This was wonderful! I loved hearing each of their stories and almost felt shameful because each of the guests seem to get more out of Mormonism on the outside than I do on the inside! What’s the secret, Bridget McGregor, Karrie Higgins, and Les Gripkey?
In some ways, it is easier outside of the tradition looking in because there is some distance and less baggage! But when it comes to my own tradition, I tend to get less upset about what happens in my own community when I see that it happens in other communities too. I ‘blame’ my tradition less and am able to see the structural or underlying human failings instead of being angry with the specifics of the religion. This isn’t to say that I don’t have problems with Orthodoxy, Mormonism, or any of the other traditions I have engaged with over the years (I still get angry and have a lot of issues!), but it helps to put things in perspective 🙂
Perhaps with the freedom that comes from being outside a tradition, it can be easier to see the spark of the search and/or discovery. To seek to experience what happens when you look for example to where Jesus pointed (re: loving, prayer, etc.) instead of going round and round the revolving door of what we should believe about that pointing.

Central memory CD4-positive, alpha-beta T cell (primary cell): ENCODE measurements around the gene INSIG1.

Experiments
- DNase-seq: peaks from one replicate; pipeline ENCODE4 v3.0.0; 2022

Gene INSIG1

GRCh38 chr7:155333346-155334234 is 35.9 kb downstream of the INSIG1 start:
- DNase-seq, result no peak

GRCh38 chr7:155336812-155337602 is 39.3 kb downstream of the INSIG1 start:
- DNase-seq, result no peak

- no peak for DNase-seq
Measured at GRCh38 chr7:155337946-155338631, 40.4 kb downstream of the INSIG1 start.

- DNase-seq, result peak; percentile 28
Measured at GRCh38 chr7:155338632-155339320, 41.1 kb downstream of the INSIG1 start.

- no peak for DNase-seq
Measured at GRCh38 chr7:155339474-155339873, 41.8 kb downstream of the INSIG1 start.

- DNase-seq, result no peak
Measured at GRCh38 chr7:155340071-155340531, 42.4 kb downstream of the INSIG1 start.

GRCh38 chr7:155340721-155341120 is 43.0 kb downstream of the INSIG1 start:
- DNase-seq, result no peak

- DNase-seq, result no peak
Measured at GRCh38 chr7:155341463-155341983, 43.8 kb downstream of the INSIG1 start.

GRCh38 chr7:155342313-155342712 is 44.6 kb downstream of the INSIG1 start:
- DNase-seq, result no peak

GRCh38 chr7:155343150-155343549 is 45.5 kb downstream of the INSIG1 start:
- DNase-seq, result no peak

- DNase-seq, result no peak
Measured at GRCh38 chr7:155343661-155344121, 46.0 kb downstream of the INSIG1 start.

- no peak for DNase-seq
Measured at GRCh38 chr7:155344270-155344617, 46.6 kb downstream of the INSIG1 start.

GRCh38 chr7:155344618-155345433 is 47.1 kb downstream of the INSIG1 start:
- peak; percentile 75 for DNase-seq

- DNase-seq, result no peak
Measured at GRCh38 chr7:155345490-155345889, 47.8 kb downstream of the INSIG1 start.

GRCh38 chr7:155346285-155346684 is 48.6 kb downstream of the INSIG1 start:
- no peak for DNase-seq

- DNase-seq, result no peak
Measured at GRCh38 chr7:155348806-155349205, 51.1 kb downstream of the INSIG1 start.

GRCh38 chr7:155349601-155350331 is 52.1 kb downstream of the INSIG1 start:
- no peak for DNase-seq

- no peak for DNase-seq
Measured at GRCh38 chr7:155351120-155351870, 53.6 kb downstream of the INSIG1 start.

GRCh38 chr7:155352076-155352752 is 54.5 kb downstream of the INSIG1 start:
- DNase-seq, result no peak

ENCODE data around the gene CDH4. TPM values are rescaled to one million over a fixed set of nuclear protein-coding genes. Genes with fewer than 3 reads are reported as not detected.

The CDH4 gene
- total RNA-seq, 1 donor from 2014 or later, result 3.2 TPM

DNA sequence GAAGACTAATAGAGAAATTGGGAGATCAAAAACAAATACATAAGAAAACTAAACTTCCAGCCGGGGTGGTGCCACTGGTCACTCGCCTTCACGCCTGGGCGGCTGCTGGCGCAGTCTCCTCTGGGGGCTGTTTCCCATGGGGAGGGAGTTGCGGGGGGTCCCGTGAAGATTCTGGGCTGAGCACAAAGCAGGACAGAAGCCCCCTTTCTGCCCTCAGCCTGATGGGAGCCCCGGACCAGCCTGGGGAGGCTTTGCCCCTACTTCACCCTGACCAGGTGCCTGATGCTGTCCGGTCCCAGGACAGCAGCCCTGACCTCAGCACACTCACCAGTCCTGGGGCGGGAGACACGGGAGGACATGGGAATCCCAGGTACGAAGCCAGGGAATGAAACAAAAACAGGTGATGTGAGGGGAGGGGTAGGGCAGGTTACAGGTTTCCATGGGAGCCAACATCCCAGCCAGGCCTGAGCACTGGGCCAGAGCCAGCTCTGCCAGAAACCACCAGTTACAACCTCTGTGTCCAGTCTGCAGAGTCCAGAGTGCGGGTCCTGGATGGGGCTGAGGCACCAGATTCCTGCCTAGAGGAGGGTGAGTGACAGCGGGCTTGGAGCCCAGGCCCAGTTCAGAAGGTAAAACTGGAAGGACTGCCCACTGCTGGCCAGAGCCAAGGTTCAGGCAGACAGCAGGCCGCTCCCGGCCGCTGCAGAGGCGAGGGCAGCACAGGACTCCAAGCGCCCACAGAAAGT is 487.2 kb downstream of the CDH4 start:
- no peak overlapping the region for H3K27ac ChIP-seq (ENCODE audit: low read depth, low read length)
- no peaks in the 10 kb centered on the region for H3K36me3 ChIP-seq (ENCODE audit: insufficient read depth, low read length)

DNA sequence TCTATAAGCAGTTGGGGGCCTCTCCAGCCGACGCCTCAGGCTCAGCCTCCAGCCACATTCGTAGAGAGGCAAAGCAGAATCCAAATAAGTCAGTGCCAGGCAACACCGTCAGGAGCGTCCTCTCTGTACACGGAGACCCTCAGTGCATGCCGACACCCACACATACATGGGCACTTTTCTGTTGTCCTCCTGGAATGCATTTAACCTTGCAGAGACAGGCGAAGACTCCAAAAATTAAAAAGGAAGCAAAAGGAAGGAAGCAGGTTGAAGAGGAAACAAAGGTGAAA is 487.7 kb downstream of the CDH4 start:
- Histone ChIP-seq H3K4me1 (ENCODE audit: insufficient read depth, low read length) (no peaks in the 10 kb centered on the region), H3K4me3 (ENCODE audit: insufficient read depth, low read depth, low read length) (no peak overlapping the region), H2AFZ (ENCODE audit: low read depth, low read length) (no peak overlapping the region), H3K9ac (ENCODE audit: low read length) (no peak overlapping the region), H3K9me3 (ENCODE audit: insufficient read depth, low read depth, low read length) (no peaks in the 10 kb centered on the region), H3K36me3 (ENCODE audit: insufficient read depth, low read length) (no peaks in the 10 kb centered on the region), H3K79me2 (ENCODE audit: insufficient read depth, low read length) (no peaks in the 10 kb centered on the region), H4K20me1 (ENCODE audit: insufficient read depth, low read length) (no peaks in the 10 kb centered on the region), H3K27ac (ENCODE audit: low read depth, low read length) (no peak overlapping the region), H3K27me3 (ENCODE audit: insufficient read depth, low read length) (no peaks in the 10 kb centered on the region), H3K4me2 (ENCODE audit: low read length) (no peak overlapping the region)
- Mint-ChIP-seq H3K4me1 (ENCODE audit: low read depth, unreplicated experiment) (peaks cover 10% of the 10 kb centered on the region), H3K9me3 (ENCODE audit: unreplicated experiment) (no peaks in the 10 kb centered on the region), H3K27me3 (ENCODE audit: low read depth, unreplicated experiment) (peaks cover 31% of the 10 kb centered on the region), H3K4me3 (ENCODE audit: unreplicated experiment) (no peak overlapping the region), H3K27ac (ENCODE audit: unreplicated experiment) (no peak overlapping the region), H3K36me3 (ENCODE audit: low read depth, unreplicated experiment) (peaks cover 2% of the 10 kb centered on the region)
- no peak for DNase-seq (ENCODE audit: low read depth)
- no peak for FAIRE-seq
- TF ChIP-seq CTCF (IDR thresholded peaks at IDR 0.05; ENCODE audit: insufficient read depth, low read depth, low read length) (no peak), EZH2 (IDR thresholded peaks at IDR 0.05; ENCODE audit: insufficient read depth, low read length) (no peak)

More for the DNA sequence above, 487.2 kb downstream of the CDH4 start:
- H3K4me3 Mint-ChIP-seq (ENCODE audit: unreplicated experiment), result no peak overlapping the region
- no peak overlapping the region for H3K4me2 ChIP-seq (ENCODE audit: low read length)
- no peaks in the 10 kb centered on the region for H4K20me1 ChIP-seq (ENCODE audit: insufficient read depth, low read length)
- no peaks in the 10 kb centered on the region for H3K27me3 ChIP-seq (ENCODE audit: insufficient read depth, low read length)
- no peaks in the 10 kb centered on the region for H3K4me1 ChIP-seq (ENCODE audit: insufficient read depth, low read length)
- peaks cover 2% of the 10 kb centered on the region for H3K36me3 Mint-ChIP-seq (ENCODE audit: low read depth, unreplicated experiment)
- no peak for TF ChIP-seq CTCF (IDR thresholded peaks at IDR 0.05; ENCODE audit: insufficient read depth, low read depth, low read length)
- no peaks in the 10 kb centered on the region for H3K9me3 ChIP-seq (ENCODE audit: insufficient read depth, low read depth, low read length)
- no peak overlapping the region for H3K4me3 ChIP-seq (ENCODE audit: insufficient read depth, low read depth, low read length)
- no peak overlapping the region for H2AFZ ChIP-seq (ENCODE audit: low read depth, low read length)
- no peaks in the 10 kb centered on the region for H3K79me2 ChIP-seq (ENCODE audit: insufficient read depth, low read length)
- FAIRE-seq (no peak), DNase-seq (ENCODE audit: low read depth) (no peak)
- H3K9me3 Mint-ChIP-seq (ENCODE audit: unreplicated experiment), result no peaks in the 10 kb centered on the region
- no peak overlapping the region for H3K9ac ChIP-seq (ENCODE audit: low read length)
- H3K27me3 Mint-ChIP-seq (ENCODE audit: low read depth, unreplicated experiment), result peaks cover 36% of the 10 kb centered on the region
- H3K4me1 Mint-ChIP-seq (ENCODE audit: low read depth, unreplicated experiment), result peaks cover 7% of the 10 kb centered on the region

One of the first posts regarding this podcast (perhaps on Facebook?) asked for Eastern Orthodox podcast resources. This brought to mind some Orthodox things that struck me, one of which pertains to David’s question (at least in my mind). In the book, “A Different Christianity: Early Christian Esotericism & Modern Thought,” Robin Amis writes, “….Christianity possesses and always has possessed an inner tradition: not a system, but what might be called a discipline.” And, “All the major religions of the world possess a complete tradition of inner knowledge (or a version of the one tradition), although it has only reached a small percentge of the most able individuals within that faith.”
Perhaps in mainstream LDS circles, the focus on believing and obedience gets in the way of really looking at, and experimenting with, how Joseph Smith interacted with God, and actually hinders the possibility of discovering (in Lowell Bennion’s words) “our own sacred grove.”